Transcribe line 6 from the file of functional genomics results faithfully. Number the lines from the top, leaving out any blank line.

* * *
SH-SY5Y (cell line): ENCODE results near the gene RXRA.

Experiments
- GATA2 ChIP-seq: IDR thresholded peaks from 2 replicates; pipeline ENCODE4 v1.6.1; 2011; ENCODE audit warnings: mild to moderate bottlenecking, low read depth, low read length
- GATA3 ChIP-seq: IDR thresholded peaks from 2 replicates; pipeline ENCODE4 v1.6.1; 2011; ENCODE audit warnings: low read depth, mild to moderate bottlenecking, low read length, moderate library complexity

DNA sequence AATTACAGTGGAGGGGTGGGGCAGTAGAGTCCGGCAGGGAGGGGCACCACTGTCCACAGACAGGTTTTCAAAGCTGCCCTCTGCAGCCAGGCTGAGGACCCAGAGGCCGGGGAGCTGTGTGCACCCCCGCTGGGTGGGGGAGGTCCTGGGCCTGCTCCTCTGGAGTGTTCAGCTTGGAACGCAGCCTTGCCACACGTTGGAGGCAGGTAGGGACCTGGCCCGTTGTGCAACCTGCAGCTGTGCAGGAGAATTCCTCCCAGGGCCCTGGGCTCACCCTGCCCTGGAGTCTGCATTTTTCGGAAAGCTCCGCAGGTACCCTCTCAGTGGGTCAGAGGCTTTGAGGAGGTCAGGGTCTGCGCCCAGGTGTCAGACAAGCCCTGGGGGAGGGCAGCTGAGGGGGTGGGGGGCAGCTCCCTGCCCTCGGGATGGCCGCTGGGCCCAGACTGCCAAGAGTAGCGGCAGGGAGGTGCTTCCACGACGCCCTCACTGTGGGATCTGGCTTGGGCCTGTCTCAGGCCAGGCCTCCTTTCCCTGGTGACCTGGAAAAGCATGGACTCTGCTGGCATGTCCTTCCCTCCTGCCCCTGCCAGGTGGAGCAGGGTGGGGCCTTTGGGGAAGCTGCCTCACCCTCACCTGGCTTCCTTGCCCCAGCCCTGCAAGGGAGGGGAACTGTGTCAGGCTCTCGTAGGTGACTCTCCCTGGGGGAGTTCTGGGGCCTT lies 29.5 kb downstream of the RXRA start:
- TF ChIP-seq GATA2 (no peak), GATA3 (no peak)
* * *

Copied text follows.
- TF ChIP-seq GATA2 (no peak), GATA3 (no peak)